I heard one complaint in the first decade I taught post-secondary English. It came from an Evangelical student who refused to read José Saramago’s The Gospel According to Jesus Christ because it offended his beliefs. But then, for reasons that I still can’t entirely comprehend, the complaints increased exponentially ten years ago, though I should stress that the plaintiffs have only been a vocal minority. One student went to see my department chair to announce that he was dropping out of my Creative Non-fiction class after the first day because the David Sedaris essay I handed out as the first reading featured too many swear words. A student in my Literary Theory class accused me of sexism because I didn’t include a question on “Feminism” on the quiz, although that wasn’t a theory we covered in that class. One student called me insensitive to his Jewish faith in class for teaching a book by Northrop Frye, who wrote that the Bible should be the foundation of a sound literary education; a self-professed Christian student in the same class told me he was upset when, to assuage the first student, I told the class they should feel free to replace Frye’s use of the Bible with any sacred “myth.” A student in a Linguistics class objected that teaching argumentation—some arguments are valid, some are not—is wrong because it is “binary” and might “trigger” some students, presumably nonbinary ones. Two students in my Traditional Grammar class complained to my boss that a handout I’d given them the day we were studying Cicero’s classical Cataline orations was “triggering.” The handout, which consisted of a single paragraph drawn from then-US Supreme Court nominee Brett Kavanagh’s ambling self-defence against accusations he’d assaulted Christine Blasey Ford when they were both teenagers, was intended as a contrast to Cicero’s model speech wherein he was trying to persuade the Roman Senate to have someone executed.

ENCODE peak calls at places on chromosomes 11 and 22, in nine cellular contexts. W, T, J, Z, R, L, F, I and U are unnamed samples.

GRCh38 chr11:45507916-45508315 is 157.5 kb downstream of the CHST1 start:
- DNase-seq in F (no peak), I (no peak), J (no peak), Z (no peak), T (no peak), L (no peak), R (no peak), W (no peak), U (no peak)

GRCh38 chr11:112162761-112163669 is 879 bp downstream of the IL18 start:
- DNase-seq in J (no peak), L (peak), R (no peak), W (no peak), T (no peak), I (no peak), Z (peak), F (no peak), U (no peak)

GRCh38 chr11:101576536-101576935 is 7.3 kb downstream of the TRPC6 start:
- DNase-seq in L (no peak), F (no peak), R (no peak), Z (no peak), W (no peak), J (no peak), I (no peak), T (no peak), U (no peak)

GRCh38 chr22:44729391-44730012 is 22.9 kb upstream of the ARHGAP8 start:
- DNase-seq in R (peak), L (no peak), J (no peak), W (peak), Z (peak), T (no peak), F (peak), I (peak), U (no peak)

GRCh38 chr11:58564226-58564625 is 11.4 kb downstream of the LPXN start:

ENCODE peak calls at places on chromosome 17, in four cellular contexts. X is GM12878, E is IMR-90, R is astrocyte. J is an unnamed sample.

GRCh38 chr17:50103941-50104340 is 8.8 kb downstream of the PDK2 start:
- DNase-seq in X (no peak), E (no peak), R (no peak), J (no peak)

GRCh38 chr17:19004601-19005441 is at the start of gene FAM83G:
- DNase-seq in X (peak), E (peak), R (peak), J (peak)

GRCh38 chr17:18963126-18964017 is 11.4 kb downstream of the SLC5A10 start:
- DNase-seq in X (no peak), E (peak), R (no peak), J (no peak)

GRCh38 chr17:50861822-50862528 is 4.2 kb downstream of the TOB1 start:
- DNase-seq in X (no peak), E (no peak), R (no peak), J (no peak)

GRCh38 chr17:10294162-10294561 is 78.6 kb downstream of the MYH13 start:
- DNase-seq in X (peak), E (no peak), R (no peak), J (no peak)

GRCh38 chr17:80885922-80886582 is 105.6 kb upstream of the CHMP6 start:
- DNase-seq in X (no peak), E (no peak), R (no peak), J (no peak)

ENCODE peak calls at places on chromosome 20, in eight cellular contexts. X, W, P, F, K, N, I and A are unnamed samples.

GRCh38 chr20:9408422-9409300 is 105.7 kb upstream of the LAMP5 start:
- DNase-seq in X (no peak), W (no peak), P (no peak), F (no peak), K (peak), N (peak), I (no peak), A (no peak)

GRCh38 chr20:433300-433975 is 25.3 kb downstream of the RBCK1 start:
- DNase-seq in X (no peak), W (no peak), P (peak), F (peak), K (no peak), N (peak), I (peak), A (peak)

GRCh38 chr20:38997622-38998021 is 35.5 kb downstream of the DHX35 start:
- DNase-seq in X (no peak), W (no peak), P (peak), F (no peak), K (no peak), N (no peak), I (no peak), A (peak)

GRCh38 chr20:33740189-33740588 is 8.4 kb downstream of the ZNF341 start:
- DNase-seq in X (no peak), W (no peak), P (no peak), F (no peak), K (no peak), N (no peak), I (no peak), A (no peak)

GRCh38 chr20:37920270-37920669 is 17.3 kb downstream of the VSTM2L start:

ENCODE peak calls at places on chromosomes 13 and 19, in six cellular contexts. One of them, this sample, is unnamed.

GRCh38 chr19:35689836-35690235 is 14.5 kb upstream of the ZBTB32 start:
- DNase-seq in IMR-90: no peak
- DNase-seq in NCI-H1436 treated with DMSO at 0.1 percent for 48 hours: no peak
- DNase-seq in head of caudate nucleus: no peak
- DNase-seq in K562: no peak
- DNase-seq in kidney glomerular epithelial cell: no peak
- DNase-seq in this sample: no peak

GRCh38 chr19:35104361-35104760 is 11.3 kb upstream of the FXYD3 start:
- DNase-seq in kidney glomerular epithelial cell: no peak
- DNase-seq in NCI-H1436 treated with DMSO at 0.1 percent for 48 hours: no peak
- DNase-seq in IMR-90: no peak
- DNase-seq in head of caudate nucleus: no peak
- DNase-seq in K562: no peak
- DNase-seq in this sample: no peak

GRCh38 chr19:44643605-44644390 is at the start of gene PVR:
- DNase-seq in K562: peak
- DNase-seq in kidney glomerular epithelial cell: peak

Enter Stan Rogal’s protagonist, Nowakowski, the part-time English prof and rookie stand-up comedian who goes by the name “Bruce Leonard,” an homage to Lenny Bruce, the iconic comedian and social commentator who in 1961 was charged with obscenity for, among other word crimes, saying that “’to’ is a preposition, ‘come’ is a verb.” A jury acquitted the original Bruce, but police still made appearances at his gigs, often arresting him on the charge of uttering “obscene” language. In a similar vein, the police monitor our Bruce at the Comedy Pit, the fictional Toronto venue where he makes his debut as a comic and delivers two particular jokes—one racist, one sexist, both “funny” (in scare-quotes)—that function as the plot enabling device for the novel and the driver of all Nowakowski’s problems, of which there are many, ranging from a marriage break up to drug addiction. I should note that, although our Bruce notices the police at the Pit, he remains somewhat acerbically oblivious throughout the story as to how it is that his words can elicit such an insidious effect on people.